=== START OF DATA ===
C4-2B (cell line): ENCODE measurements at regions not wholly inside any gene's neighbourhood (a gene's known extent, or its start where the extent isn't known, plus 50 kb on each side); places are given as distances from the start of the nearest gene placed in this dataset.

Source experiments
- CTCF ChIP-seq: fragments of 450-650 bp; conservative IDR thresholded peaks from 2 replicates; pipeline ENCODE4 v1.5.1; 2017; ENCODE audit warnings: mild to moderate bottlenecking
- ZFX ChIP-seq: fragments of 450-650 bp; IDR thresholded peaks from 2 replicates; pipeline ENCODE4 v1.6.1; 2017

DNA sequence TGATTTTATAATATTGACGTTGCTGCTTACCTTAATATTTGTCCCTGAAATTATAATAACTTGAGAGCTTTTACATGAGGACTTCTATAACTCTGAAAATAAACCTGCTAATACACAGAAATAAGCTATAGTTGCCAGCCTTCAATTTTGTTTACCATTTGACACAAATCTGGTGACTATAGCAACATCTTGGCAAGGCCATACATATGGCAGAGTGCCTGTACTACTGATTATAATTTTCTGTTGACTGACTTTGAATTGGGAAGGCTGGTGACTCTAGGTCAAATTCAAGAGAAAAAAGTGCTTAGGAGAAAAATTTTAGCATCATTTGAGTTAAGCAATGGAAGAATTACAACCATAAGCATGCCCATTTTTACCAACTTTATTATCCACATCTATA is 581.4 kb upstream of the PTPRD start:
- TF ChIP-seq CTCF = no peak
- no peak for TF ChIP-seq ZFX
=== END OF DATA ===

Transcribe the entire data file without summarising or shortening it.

C4-2B (cell line): ENCODE measurements at regions not wholly inside any gene's neighbourhood (a gene's known extent, or its start where the extent isn't known, plus 50 kb on each side); places are given as distances from the start of the nearest gene placed in this dataset.

Source experiments
- CTCF ChIP-seq: fragments of 450-650 bp; conservative IDR thresholded peaks from 2 replicates; pipeline ENCODE4 v1.5.1; 2017; ENCODE audit warnings: mild to moderate bottlenecking
- ZFX ChIP-seq: fragments of 450-650 bp; IDR thresholded peaks from 2 replicates; pipeline ENCODE4 v1.6.1; 2017

DNA sequence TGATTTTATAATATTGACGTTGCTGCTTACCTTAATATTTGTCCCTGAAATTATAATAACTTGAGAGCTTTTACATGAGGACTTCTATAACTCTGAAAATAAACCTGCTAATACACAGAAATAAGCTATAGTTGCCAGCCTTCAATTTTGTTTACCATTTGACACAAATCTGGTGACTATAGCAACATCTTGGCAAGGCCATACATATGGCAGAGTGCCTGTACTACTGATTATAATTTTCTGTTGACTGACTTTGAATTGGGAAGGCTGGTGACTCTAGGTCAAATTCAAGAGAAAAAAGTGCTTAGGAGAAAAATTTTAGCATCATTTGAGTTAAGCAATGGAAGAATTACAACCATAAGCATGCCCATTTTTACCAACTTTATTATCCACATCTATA is 581.4 kb upstream of the PTPRD start:
- TF ChIP-seq CTCF = no peak
- no peak for TF ChIP-seq ZFX